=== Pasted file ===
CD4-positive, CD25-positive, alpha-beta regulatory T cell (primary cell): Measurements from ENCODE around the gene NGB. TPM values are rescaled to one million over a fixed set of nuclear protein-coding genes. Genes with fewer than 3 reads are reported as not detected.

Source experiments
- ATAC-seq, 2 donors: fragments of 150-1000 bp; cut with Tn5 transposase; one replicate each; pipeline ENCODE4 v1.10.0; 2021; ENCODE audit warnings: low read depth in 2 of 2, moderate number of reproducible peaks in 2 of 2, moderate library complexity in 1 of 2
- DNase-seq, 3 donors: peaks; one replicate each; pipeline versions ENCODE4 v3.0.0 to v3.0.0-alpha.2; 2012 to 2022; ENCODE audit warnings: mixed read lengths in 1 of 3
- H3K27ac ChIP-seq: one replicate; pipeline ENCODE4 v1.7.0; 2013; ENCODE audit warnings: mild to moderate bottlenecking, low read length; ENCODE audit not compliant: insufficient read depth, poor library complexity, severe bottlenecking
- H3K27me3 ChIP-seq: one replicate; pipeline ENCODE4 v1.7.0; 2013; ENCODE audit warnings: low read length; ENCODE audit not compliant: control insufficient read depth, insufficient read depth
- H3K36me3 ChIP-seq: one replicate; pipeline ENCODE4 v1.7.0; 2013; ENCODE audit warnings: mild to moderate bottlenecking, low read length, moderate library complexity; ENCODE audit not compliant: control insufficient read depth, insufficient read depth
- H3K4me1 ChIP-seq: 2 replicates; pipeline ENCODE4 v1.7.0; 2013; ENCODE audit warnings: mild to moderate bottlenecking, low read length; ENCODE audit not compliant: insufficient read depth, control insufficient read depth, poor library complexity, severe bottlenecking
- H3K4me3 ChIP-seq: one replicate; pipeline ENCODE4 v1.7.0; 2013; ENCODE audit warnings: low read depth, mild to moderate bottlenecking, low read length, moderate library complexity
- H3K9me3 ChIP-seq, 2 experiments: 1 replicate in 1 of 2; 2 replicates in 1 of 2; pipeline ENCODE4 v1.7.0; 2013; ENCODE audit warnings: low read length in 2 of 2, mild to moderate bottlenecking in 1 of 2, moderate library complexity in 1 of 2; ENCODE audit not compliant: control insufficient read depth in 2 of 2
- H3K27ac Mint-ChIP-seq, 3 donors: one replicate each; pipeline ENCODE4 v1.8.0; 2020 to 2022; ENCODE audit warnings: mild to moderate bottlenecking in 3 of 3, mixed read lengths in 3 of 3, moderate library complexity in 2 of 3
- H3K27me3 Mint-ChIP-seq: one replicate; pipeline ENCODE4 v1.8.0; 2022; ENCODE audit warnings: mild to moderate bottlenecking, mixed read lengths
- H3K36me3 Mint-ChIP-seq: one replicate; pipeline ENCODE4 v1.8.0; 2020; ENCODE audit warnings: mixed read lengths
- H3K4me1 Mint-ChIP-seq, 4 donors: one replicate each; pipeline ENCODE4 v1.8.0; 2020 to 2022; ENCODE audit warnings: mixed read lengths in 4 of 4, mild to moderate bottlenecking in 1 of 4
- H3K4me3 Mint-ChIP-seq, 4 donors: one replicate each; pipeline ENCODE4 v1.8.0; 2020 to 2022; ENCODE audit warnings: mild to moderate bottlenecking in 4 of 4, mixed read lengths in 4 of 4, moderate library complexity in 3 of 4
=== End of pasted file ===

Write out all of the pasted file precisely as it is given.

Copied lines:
CD4-positive, CD25-positive, alpha-beta regulatory T cell (primary cell): Measurements from ENCODE around the gene NGB. TPM values are rescaled to one million over a fixed set of nuclear protein-coding genes. Genes with fewer than 3 reads are reported as not detected.

Source experiments
- ATAC-seq, 2 donors: fragments of 150-1000 bp; cut with Tn5 transposase; one replicate each; pipeline ENCODE4 v1.10.0; 2021; ENCODE audit warnings: low read depth in 2 of 2, moderate number of reproducible peaks in 2 of 2, moderate library complexity in 1 of 2
- DNase-seq, 3 donors: peaks; one replicate each; pipeline versions ENCODE4 v3.0.0 to v3.0.0-alpha.2; 2012 to 2022; ENCODE audit warnings: mixed read lengths in 1 of 3
- H3K27ac ChIP-seq: one replicate; pipeline ENCODE4 v1.7.0; 2013; ENCODE audit warnings: mild to moderate bottlenecking, low read length; ENCODE audit not compliant: insufficient read depth, poor library complexity, severe bottlenecking
- H3K27me3 ChIP-seq: one replicate; pipeline ENCODE4 v1.7.0; 2013; ENCODE audit warnings: low read length; ENCODE audit not compliant: control insufficient read depth, insufficient read depth
- H3K36me3 ChIP-seq: one replicate; pipeline ENCODE4 v1.7.0; 2013; ENCODE audit warnings: mild to moderate bottlenecking, low read length, moderate library complexity; ENCODE audit not compliant: control insufficient read depth, insufficient read depth
- H3K4me1 ChIP-seq: 2 replicates; pipeline ENCODE4 v1.7.0; 2013; ENCODE audit warnings: mild to moderate bottlenecking, low read length; ENCODE audit not compliant: insufficient read depth, control insufficient read depth, poor library complexity, severe bottlenecking
- H3K4me3 ChIP-seq: one replicate; pipeline ENCODE4 v1.7.0; 2013; ENCODE audit warnings: low read depth, mild to moderate bottlenecking, low read length, moderate library complexity
- H3K9me3 ChIP-seq, 2 experiments: 1 replicate in 1 of 2; 2 replicates in 1 of 2; pipeline ENCODE4 v1.7.0; 2013; ENCODE audit warnings: low read length in 2 of 2, mild to moderate bottlenecking in 1 of 2, moderate library complexity in 1 of 2; ENCODE audit not compliant: control insufficient read depth in 2 of 2
- H3K27ac Mint-ChIP-seq, 3 donors: one replicate each; pipeline ENCODE4 v1.8.0; 2020 to 2022; ENCODE audit warnings: mild to moderate bottlenecking in 3 of 3, mixed read lengths in 3 of 3, moderate library complexity in 2 of 3
- H3K27me3 Mint-ChIP-seq: one replicate; pipeline ENCODE4 v1.8.0; 2022; ENCODE audit warnings: mild to moderate bottlenecking, mixed read lengths
- H3K36me3 Mint-ChIP-seq: one replicate; pipeline ENCODE4 v1.8.0; 2020; ENCODE audit warnings: mixed read lengths
- H3K4me1 Mint-ChIP-seq, 4 donors: one replicate each; pipeline ENCODE4 v1.8.0; 2020 to 2022; ENCODE audit warnings: mixed read lengths in 4 of 4, mild to moderate bottlenecking in 1 of 4
- H3K4me3 Mint-ChIP-seq, 4 donors: one replicate each; pipeline ENCODE4 v1.8.0; 2020 to 2022; ENCODE audit warnings: mild to moderate bottlenecking in 4 of 4, mixed read lengths in 4 of 4, moderate library complexity in 3 of 4